Eugene Paul "E. P. " Wigner (Hungarian Wigner Jenő Pál; November 17, 1902 – January 1, 1995) was a Hungarian American physicist and mathematician. He received the Nobel Prize in Physics in 1963 "for his contributions to the theory of the atomic nucleus and the elementary particles, particularly through the discovery and application of fundamental symmetry principles".
Eliezer "Elie" Wiesel KBE (born September 30, 1928) is a writer, professor at Boston University, political activist, Nobel Laureate and Holocaust survivor. He is the author of 57 books, the best known of which is Night, a work based on his experiences as a prisoner in the Auschwitz and Buchenwald concentration camps.. His diverse range of other writings offer powerful and poetic contributions to literature, theology, and his own articulation of Jewish spirituality today.
Imre Kertész (born November 9, 1929) is a Hungarian Jewish author, Holocaust concentration camp survivor, and winner of the Nobel Prize in Literature in 2002 "for writing that upholds the fragile experience of the individual against the barbaric arbitrariness of history".
Dennis Gabor CBE, FRS, (5 June 1900, Budapest – 9 February 1979, London) was a Hungarian electrical engineer and inventor, most notable for inventing holography, for which he later received the Nobel Prize in Physics.
Robert Bárány (22 April 1876 – 8 April 1936) was a Jewish-Hungarian born Austrian physician. For his work on the physiology and pathology of the vestibular apparatus of the ear he received the 1914 Nobel Prize in Physiology or Medicine. Bárány was born in Vienna, Austria-Hungary. He attended medical school at Vienna University, graduating in 1900. As a doctor in Vienna, Bárány was syringing fluid into the inner ear of a patient to relieve the patient's dizzy spells.
Albert Szent-Györgyi de Nagyrápolt (September 16, 1893 – October 22, 1986) was a Hungarian physiologist who won the Nobel Prize in Physiology or Medicine in 1937. He is credited with discovering vitamin C and the components and reactions of the citric acid cycle. He was also active in the Hungarian Resistance during World War II and entered Hungarian politics after the war.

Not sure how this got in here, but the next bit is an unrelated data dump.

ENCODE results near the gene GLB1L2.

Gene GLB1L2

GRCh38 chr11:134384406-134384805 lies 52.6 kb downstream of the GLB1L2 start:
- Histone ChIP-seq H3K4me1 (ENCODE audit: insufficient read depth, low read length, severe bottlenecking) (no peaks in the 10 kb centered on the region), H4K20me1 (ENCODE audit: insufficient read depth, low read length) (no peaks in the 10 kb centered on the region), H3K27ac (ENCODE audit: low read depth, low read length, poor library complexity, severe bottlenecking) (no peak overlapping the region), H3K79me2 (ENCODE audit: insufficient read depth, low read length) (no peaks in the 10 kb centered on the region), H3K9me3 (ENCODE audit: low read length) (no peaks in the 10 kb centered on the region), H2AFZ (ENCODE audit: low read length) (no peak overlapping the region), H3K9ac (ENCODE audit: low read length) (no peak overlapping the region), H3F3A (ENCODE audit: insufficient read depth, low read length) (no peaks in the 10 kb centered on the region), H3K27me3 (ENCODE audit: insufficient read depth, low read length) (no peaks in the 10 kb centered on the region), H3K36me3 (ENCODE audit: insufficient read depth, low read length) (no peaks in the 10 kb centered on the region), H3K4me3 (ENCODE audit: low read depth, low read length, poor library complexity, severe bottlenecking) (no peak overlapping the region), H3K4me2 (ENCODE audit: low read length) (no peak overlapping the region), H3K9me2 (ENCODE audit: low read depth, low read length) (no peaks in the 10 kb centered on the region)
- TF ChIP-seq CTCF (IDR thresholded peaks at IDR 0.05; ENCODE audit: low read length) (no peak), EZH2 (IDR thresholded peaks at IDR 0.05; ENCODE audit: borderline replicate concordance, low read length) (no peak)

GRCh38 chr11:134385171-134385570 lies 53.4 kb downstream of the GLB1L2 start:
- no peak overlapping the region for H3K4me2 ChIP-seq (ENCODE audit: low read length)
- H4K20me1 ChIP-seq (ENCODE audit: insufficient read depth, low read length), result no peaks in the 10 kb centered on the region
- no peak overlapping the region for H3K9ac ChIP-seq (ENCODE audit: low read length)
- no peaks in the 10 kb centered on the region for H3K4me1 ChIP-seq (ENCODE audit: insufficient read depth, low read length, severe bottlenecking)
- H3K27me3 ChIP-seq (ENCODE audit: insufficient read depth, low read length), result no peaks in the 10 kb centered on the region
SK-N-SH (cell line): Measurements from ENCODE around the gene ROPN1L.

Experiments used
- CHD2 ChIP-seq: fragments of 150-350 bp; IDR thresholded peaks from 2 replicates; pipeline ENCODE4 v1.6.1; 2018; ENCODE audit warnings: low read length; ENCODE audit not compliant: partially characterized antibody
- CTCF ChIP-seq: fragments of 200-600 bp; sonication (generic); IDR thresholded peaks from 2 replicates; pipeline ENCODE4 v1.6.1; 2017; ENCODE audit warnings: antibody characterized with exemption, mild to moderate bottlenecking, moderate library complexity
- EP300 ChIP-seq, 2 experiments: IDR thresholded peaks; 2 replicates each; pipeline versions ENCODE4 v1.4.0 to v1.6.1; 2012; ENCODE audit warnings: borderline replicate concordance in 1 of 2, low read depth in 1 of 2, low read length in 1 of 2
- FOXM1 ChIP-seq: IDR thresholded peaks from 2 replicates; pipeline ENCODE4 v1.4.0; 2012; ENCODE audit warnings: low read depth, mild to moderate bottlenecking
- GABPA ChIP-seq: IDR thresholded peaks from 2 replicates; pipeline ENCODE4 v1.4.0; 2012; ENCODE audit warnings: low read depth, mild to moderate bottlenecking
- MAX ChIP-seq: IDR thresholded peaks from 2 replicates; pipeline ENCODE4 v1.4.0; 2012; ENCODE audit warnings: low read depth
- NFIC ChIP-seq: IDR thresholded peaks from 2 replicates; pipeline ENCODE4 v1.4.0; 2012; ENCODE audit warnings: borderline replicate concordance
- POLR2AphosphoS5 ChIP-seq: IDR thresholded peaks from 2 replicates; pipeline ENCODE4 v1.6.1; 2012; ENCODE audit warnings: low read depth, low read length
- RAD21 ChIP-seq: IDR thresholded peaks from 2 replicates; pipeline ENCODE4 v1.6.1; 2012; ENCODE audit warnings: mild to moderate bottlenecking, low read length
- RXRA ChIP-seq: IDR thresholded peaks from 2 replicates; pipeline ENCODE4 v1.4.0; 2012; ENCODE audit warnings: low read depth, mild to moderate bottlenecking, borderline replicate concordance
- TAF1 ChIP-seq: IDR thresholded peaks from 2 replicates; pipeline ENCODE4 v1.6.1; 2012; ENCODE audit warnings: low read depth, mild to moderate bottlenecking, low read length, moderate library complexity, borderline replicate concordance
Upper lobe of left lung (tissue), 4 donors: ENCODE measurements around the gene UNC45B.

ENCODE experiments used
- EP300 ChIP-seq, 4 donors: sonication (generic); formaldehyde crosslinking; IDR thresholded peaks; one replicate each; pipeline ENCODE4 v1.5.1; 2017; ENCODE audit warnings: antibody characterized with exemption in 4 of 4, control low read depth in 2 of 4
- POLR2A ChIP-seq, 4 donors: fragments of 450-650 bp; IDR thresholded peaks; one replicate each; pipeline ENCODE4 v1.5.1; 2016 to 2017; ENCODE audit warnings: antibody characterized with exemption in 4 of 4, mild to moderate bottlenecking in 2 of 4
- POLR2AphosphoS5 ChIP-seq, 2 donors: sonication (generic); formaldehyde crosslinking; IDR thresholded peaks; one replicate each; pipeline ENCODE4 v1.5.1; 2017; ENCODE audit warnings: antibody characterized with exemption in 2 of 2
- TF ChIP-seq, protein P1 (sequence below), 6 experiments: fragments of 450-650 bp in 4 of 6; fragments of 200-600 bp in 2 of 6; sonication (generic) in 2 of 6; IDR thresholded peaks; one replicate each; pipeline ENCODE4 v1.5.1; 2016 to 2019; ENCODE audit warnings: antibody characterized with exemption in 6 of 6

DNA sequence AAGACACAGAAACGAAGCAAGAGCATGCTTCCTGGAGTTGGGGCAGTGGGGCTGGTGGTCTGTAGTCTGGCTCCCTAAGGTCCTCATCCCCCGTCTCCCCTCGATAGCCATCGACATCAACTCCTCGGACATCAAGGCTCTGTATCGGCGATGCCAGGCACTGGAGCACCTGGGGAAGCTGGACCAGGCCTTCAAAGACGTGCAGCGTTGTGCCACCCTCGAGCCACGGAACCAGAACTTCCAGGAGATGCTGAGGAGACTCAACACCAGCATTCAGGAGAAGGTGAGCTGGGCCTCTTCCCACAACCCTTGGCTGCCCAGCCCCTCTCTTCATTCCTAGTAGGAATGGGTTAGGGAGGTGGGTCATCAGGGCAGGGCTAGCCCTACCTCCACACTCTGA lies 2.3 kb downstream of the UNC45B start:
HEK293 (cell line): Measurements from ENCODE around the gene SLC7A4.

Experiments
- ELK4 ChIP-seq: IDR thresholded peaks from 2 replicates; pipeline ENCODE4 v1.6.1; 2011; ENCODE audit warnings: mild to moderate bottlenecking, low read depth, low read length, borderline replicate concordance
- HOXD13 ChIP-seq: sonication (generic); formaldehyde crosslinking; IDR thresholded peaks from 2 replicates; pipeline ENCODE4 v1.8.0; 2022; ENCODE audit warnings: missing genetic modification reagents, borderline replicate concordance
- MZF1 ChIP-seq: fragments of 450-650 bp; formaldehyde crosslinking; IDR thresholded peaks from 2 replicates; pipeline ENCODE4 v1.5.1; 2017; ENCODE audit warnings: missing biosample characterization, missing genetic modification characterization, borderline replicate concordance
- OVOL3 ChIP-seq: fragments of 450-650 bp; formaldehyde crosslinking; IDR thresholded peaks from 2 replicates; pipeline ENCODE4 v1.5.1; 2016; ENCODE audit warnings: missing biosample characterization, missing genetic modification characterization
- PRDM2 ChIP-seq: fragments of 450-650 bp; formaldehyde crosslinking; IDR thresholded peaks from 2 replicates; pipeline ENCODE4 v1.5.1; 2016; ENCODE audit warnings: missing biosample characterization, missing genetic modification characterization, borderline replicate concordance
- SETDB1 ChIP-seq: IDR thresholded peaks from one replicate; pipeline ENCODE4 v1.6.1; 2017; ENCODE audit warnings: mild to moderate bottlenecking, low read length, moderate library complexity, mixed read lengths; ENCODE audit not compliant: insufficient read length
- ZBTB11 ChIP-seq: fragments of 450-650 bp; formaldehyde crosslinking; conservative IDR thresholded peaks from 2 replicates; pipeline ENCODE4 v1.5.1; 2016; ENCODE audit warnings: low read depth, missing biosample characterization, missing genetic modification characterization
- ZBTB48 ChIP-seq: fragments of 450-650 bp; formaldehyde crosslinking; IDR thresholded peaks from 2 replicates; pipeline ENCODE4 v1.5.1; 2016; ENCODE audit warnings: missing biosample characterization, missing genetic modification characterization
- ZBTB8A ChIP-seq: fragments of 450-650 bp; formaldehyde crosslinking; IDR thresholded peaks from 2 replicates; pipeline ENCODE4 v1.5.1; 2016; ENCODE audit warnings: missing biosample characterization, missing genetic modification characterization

George Charles de Hevesy, Georg Karl von Hevesy, (1 August 1885 – 5 July 1966) was a Hungarian radiochemist and Nobel laureate, recognized in 1943 for his key role in the development of radioactive tracers to study chemical processes such as in the metabolism of animals.
Daniel Carleton Gajdusek (September 9, 1923 – December 12, 2008) was an American physician and medical researcher who was the co-recipient of the Nobel Prize in Physiology or Medicine in 1976 for work on kuru, the first human prion disease demonstrated to be infectious. His later life was marred by a criminal conviction for child sexual abuse.
John Charles Harsanyi was a Hungarian-Australian-American economist and Nobel Memorial Prize in Economic Sciences winner. He is best known for his contributions to the study of game theory and its application to economics, specifically for his developing the highly innovative analysis of games of incomplete information, so-called Bayesian games.
Richard Adolf Zsigmondy (1 April 1865 – 23 September 1929) was a Hungarian born Austrian-German chemist and Nobel laureate for chemistry known for his research in colloids. The crater Zsigmondy on the Moon is named in his honour. He was an ethnic Hungarian.
Georg von Békésy (Békésy György) (June 3, 1899 – June 13, 1972) was a Hungarian biophysicist born in Budapest. In 1961, he was awarded the Nobel Prize in Physiology or Medicine for his research on the function of the cochlea in the mammalian hearing organ. The decision of the prize committee had been controversial from the beginning, and research of the past three decades revealed that von Békésy’s main conclusions were in error.
George Andrew Olah (born May 22, 1927 in Budapest, as Oláh György) is a Hungarian-born American chemist. His research involves the generation and reactivity of carbocations via superacids. For this research, Olah was awarded a Nobel Prize in Chemistry in 1994. He has also been awarded the Priestley Medal, the highest honor granted by the American Chemical Society.
John Charles Polanyi, PC, CC, FRSC, O. Ont, FRS, born in Berlin on January 23, 1929, is a Canadian chemist who won a Nobel Prize. He is the son of distinguished Hungarian chemist and philosopher Michael Polanyi, and Magda Elizabeth, and the nephew of influential economist Karl Polanyi. The family moved from Germany to England in 1933. John Charles Polanyi studied at Manchester Grammar School followed by University of Manchester, where he obtained his B. Sc. in 1949, and his Ph.D. in 1952.